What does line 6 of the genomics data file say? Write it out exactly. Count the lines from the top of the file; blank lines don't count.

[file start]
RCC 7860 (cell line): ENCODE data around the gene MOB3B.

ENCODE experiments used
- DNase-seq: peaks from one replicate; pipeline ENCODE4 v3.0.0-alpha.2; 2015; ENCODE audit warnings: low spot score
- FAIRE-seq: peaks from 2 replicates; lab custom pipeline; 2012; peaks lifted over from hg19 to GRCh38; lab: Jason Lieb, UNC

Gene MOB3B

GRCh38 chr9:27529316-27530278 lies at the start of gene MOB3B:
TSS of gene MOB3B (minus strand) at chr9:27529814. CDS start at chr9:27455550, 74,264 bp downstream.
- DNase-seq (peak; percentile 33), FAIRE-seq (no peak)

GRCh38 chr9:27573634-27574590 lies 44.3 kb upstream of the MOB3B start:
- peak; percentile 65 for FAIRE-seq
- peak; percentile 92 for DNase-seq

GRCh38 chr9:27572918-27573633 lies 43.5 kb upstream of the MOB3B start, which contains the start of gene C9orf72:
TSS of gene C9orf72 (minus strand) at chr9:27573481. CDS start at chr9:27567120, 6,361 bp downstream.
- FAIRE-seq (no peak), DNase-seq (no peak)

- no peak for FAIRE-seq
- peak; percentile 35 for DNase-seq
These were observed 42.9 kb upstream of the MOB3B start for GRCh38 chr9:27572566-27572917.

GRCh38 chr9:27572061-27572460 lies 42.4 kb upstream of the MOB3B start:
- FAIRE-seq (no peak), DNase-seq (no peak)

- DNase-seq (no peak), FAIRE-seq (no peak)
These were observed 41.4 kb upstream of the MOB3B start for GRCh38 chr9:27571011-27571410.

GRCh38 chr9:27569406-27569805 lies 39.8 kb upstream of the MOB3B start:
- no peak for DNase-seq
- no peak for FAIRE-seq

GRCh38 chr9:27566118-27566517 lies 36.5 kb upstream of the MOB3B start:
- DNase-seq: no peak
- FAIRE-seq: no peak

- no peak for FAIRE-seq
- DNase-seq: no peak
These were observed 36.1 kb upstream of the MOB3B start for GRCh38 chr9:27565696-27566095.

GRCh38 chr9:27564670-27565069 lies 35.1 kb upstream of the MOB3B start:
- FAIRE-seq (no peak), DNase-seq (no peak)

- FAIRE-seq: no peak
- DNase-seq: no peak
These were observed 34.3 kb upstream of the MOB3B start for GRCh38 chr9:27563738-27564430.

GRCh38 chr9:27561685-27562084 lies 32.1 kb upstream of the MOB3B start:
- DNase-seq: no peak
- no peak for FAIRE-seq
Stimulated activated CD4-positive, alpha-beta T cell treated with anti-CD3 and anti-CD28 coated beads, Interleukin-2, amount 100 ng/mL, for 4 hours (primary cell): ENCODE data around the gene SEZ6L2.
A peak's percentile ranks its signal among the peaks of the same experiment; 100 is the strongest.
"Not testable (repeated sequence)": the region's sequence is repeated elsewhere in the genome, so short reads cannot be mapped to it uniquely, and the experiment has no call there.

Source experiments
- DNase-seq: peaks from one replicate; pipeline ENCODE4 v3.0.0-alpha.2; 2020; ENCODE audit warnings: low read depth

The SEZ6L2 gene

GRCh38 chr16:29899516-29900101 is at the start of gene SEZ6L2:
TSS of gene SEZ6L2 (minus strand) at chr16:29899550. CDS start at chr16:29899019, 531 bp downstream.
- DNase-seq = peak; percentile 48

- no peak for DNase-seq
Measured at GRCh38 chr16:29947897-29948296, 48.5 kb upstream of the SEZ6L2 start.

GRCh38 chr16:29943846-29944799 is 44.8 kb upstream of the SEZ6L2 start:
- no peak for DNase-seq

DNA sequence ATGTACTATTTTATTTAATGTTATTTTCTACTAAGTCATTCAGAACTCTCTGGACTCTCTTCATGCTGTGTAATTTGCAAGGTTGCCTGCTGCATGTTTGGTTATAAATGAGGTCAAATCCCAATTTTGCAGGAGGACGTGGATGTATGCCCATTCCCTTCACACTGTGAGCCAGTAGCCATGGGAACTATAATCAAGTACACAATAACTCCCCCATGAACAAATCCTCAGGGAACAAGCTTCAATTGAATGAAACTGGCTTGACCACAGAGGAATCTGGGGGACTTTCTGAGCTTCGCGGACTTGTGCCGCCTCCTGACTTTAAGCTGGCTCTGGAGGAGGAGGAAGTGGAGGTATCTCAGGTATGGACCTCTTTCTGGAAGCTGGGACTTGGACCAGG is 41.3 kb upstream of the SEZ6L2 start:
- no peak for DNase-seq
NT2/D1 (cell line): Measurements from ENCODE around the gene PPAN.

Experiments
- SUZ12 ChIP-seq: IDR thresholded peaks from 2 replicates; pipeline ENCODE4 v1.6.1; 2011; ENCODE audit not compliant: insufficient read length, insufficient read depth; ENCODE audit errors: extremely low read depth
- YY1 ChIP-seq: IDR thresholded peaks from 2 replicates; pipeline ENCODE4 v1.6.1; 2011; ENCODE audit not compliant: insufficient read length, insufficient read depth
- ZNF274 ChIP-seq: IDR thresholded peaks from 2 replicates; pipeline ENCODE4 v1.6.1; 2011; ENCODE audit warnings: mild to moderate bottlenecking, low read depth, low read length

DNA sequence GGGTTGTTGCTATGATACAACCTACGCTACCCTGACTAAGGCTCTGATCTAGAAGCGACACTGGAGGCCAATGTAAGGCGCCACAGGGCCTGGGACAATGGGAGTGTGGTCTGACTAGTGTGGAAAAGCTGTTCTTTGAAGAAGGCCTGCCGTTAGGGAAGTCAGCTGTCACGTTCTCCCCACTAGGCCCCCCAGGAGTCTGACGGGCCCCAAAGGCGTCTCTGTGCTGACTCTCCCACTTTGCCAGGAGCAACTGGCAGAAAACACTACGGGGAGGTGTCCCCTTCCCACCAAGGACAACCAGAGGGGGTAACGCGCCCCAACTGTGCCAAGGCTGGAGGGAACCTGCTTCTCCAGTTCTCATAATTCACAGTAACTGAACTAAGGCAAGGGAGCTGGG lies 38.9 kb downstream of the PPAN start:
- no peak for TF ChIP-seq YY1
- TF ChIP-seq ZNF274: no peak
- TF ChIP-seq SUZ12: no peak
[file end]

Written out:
GRCh38 chr9:27529316-27530278 lies at the start of gene MOB3B: